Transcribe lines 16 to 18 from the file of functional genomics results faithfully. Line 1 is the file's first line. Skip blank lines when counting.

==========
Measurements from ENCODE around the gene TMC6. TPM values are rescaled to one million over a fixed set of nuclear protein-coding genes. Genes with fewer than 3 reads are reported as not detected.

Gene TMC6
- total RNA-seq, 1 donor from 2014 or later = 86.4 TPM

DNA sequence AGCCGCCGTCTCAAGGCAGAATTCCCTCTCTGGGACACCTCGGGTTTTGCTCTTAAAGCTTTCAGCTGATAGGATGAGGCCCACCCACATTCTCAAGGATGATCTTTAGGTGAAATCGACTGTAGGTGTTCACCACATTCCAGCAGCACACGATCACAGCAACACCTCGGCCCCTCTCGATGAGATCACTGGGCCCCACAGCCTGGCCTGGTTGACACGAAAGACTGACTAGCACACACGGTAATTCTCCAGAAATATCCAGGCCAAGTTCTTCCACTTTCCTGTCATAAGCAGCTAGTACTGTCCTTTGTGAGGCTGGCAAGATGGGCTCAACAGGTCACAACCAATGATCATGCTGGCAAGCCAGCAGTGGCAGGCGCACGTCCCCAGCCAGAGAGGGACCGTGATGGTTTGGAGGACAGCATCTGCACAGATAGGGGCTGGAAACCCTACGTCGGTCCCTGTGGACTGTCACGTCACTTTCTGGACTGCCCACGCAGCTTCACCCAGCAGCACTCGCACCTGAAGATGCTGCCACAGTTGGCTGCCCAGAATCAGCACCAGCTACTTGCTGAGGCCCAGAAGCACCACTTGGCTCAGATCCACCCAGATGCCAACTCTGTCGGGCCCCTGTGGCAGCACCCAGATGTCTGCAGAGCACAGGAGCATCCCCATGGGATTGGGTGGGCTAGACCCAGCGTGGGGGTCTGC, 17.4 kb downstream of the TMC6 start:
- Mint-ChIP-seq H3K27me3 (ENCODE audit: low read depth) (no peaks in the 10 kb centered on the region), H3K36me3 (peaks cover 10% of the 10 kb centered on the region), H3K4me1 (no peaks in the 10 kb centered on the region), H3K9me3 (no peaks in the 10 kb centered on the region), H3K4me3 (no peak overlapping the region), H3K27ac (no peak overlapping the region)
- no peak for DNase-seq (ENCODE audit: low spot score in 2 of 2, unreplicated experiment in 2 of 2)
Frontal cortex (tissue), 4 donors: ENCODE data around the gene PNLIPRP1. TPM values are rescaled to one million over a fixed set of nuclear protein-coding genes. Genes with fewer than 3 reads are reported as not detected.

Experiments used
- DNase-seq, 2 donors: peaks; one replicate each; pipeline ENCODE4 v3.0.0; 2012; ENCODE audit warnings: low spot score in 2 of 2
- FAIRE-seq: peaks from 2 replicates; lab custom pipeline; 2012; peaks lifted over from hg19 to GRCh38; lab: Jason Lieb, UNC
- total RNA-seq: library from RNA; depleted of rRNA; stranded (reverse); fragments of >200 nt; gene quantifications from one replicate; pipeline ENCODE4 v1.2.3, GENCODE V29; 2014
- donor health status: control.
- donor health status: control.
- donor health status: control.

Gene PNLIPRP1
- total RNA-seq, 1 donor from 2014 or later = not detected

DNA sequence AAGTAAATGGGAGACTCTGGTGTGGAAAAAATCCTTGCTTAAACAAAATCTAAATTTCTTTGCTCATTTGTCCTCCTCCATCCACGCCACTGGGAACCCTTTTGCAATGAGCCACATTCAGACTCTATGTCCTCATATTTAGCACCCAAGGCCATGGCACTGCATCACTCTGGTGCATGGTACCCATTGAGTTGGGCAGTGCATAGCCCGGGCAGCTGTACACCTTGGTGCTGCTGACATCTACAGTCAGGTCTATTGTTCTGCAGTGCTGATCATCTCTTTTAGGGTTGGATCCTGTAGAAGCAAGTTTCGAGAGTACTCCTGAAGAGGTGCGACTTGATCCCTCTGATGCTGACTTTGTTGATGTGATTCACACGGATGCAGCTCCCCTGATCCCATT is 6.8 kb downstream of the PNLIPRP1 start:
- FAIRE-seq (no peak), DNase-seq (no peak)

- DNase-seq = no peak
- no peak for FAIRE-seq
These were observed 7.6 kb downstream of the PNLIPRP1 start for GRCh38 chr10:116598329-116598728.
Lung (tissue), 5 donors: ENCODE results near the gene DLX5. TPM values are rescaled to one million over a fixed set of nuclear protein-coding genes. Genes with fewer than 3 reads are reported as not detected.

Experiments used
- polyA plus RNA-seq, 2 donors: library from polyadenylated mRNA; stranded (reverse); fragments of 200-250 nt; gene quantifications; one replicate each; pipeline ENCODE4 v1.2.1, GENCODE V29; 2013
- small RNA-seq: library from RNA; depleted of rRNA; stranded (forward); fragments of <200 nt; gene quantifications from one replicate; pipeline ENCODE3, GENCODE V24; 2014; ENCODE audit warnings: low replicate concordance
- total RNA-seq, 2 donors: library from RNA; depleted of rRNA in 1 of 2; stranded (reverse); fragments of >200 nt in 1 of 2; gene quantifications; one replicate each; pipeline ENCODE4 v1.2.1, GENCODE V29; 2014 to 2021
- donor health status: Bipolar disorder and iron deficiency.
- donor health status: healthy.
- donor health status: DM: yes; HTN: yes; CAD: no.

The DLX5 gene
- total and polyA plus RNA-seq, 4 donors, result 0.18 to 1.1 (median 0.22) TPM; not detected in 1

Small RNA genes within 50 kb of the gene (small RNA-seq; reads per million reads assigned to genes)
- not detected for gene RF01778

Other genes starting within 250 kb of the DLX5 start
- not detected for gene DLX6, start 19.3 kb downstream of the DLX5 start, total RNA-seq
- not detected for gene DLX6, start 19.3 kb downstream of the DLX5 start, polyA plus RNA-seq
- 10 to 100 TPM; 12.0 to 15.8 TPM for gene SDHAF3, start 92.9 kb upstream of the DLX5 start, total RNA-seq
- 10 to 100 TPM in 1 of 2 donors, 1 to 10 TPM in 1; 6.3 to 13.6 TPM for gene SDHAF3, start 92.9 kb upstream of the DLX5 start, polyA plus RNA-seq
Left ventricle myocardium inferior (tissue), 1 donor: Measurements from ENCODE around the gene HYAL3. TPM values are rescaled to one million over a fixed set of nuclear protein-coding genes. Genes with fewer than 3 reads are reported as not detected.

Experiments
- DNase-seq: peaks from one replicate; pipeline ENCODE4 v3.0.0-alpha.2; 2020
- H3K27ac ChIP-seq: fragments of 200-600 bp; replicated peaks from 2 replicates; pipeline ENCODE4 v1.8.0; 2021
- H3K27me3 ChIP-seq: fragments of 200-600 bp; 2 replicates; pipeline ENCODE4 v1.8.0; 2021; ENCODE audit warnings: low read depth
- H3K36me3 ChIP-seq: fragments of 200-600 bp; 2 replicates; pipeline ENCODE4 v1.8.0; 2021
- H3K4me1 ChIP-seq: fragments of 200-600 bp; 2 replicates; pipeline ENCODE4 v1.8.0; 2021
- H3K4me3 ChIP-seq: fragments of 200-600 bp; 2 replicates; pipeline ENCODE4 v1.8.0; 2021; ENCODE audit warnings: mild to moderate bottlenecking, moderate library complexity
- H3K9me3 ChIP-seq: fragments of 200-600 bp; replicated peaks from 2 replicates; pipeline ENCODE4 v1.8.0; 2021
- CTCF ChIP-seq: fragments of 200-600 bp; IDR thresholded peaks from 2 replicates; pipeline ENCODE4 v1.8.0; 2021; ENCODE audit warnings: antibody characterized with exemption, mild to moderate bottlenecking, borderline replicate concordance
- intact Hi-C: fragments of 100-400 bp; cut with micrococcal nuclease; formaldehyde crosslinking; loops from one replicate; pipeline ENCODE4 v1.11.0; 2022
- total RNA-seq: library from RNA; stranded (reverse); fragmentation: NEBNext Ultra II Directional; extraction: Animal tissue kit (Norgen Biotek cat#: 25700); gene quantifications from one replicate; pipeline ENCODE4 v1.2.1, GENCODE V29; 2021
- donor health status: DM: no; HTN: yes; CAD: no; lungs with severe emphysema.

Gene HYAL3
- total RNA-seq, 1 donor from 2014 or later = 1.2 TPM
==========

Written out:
- total RNA-seq, 1 donor from 2014 or later = not detected

DNA sequence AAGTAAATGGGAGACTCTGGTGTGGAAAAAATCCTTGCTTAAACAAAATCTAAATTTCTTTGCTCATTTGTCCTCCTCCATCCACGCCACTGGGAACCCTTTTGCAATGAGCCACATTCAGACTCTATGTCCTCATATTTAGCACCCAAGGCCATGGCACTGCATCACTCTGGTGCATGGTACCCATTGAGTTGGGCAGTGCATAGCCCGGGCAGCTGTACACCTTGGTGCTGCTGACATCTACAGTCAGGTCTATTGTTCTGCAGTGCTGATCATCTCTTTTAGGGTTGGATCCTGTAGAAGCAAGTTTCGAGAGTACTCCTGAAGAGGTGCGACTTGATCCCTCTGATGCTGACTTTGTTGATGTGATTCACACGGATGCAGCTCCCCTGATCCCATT is 6.8 kb downstream of the PNLIPRP1 start:
- FAIRE-seq (no peak), DNase-seq (no peak)